Colorado is not the most conservative state. Nor is it the most liberal. It's one of the few states in which elections are consistently competitive in recent years. But it has some pretty substantial social conservative cred within its borders. While Denver and Boulder might be oases of liberal godlessness, Colorado Springs and…well, everywhere else in the state is virtually synonymous with the Christian right. It was unsurprising, then, that it was the first state to put a version of the Federal "Human Life Amendment" – outlawing all abortion, defining conception as the beginning of life, conferring personhood on fetuses, and banning some forms of birth control – to vote as a ballot measure in 2008. What was surprising is how thoroughly the amendment was defeated at the ballot box. I am not a betting man, but I would not have put money on the No vote winning nearly 3 to 1 in James Dobson's backyard.

Encouraged by this remarkable success, I guess, a similar measure is being put to a vote in Florida next year (assuming the backers can round up the necessary signatures). Since state law requires a 60% vote to pass an amendment via referendum, the odds of success where Colorado's evangelical all-stars failed are diminutive. The inability to pass these measures is illogical given the fact that we are supposed to be a nation bitterly divided, 50-50, on legal abortion. Right?

Polling shows that Americans appear to consider themselves Pro Life and Pro Choice in roughly equal numbers, with a tilt toward the latter. Human Life Amendments, however, are not 50-50 affairs. Gallup's polling provides some insight by asking people if they support legal abortion in any circumstances, in no circumstances, or in some cases but not others. Here we see a split of about 1 in 5 Americans taking each of the absolutist positions – always legal, always illegal – and a whopping 60% picking the least helpful answer. What does "In some circumstances" mean?

It could mean one favors exceptions only for rape, incest, or imminent death of the mother. It could mean one favors first trimester availability but nothing after. It could mean one supports abortion for adults but with restrictions for women under 18. Or it could mean that one wants to leave the door open – moral indignation aside – just in case. Going to a private Catholic high school taught me a very important lesson: public schools have teenage mothers and Catholic schools have girls whose parents get them hushed-up abortions. Since I was old enough to form an opinion on the issue, I have always believed that the vast majority of Americans are publicly Pro Life and privately quite amenable to the Pro Choice viewpoint "in certain circumstances." Namely their own. Mom and Dad may cover the Camry with Pro Life bumper stickers and maintain a high profile at their church, but when Mary gets knocked up the summer before leaving for college they take a more open-minded view of the question.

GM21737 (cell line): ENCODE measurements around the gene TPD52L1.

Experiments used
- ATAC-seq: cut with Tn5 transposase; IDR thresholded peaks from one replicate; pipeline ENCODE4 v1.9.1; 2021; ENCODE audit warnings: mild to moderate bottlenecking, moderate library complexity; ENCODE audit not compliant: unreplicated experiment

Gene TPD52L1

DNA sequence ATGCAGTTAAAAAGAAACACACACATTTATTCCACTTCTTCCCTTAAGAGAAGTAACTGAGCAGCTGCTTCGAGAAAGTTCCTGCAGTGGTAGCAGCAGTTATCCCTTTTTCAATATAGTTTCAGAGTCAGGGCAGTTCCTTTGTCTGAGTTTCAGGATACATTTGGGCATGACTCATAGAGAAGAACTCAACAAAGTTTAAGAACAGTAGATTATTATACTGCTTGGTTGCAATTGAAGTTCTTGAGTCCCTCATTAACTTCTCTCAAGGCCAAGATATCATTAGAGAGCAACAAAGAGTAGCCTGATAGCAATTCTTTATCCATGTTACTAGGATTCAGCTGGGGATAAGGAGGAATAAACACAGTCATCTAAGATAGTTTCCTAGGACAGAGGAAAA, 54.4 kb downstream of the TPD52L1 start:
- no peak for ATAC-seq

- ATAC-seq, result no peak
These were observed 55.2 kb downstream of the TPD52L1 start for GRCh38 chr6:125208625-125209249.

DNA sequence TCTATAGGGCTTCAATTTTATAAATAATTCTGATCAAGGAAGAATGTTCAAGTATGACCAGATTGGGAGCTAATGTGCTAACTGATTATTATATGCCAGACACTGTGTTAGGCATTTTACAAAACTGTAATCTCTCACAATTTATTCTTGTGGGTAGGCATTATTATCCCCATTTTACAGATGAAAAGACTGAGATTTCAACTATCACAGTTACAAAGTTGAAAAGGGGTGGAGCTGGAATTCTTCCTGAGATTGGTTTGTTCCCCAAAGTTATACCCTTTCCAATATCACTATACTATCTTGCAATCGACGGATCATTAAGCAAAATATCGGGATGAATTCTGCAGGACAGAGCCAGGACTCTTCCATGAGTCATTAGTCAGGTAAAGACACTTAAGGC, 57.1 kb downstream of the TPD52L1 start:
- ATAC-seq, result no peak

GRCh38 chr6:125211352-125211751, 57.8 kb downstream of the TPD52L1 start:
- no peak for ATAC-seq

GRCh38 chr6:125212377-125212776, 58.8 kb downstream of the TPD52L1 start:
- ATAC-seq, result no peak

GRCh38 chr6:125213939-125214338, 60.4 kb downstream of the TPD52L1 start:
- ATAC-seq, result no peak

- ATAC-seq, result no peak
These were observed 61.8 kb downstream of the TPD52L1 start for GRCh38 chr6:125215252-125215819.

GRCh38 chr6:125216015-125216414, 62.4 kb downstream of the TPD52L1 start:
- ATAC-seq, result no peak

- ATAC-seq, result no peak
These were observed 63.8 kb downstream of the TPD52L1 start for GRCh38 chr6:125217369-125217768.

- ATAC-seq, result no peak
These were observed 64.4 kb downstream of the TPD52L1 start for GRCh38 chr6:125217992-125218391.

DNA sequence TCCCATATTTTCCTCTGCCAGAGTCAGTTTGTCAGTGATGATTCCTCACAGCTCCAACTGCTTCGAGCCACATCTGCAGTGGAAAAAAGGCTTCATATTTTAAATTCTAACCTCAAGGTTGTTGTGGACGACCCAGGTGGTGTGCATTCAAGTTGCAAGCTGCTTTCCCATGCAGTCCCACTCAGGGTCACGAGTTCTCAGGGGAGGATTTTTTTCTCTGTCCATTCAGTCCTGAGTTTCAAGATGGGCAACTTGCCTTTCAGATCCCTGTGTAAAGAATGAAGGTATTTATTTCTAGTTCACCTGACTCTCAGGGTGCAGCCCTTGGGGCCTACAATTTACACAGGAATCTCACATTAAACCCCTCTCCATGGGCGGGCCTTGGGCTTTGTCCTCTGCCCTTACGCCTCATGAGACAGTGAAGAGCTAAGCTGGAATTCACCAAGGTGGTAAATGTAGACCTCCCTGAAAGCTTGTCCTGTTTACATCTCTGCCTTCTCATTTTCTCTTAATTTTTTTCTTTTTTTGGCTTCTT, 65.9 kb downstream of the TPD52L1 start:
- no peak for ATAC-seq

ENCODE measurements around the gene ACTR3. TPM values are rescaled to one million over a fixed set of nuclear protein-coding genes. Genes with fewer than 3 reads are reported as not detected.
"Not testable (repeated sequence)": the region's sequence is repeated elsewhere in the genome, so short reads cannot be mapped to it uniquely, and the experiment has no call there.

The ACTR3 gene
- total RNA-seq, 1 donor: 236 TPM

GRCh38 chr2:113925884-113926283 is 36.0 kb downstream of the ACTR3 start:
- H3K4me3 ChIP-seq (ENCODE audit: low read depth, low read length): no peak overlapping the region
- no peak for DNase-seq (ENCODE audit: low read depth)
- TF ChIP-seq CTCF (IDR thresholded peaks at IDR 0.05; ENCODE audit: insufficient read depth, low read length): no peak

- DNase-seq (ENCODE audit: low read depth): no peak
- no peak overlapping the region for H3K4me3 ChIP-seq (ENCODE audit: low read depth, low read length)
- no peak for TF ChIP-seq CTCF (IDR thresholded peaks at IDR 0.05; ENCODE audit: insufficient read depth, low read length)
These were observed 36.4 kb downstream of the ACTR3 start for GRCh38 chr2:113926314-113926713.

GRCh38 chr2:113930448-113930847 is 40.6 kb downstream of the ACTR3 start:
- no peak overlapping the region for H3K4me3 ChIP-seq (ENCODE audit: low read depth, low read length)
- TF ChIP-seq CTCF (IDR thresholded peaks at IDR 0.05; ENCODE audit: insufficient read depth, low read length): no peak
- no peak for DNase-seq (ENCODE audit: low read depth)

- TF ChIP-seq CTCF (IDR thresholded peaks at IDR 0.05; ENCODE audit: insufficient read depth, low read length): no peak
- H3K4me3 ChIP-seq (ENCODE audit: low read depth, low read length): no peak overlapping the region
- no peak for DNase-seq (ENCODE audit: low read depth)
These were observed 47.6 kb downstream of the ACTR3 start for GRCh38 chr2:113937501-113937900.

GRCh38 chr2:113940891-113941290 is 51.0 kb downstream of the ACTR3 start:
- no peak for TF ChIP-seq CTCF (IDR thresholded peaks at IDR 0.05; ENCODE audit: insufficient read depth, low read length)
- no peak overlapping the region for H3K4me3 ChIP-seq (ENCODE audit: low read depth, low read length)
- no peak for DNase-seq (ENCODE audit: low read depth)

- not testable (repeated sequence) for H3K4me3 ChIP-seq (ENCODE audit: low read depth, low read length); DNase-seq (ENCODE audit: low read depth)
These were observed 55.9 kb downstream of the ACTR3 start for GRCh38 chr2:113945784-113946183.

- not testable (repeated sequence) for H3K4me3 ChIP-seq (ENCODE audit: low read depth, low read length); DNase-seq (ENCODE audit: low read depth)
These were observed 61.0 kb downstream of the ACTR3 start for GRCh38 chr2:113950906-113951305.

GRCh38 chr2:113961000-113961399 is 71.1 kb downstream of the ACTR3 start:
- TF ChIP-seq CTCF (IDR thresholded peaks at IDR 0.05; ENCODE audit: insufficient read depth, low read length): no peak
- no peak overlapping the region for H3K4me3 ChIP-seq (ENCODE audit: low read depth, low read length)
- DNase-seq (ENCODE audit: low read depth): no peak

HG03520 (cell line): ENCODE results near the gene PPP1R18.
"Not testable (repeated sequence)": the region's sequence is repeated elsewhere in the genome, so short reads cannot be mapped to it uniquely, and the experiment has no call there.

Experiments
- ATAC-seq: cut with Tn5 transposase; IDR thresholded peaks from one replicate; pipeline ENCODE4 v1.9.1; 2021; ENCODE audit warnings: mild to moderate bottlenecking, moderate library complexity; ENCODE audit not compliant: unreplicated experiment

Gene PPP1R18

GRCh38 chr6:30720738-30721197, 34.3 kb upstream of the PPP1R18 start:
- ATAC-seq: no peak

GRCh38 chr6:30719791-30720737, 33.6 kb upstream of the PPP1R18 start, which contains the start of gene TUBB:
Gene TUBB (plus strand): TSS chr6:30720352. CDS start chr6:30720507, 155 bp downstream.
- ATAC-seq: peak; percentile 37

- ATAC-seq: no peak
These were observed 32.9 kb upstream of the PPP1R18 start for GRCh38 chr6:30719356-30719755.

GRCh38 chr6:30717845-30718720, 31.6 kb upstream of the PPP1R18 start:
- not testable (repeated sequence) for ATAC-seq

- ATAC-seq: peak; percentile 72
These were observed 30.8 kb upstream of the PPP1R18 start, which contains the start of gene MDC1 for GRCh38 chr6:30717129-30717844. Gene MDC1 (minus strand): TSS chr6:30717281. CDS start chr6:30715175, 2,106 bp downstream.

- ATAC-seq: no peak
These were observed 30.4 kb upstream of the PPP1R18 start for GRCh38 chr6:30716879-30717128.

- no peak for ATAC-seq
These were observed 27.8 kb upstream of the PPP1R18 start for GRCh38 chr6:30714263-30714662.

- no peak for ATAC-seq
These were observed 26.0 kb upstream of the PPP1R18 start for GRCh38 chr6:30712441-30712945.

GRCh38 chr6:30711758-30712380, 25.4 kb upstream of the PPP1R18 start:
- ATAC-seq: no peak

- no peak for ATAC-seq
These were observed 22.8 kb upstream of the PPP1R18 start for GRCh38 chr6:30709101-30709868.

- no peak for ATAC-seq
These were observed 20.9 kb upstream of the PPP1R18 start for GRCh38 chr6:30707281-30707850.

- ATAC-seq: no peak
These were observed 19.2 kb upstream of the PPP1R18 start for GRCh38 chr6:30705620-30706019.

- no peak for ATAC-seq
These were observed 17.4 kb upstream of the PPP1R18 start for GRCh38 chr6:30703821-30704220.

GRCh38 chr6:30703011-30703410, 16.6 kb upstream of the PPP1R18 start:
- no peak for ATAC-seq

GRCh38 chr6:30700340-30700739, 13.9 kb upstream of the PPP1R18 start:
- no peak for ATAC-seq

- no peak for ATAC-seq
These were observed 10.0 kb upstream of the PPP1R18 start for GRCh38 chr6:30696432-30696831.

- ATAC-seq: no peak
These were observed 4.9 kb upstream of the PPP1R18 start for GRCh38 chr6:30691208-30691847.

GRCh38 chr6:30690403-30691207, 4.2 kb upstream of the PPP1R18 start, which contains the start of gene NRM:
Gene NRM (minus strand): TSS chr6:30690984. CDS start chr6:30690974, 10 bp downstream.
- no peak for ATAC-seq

So I read "in certain circumstances" as "In case I/my wife/my daughter needs one." Or, as a great article stated many years ago, "The only moral abortion is my abortion." Perhaps I read too much into it. Maybe the Human Life Amendment failed, and will fail again, because it takes the extra step of banning oral contraception, a step that some legit Pro Lifers might consider too extreme. But I have never been able to shake the feeling that the answer lies in our remarkable propensity for A) saying one thing and doing another and B) making exceptions for ourselves when speaking in moral absolutes. It would not be difficult to outlaw abortion, and when the GOP had control of every branch of government they didn't do it. Politically, they find it more valuable as a carrot to fire up rural America than as a serious issue on their legislative agenda. Practically, maybe they and their Pro Life base subconsciously want to keep the option around. You know, just in case.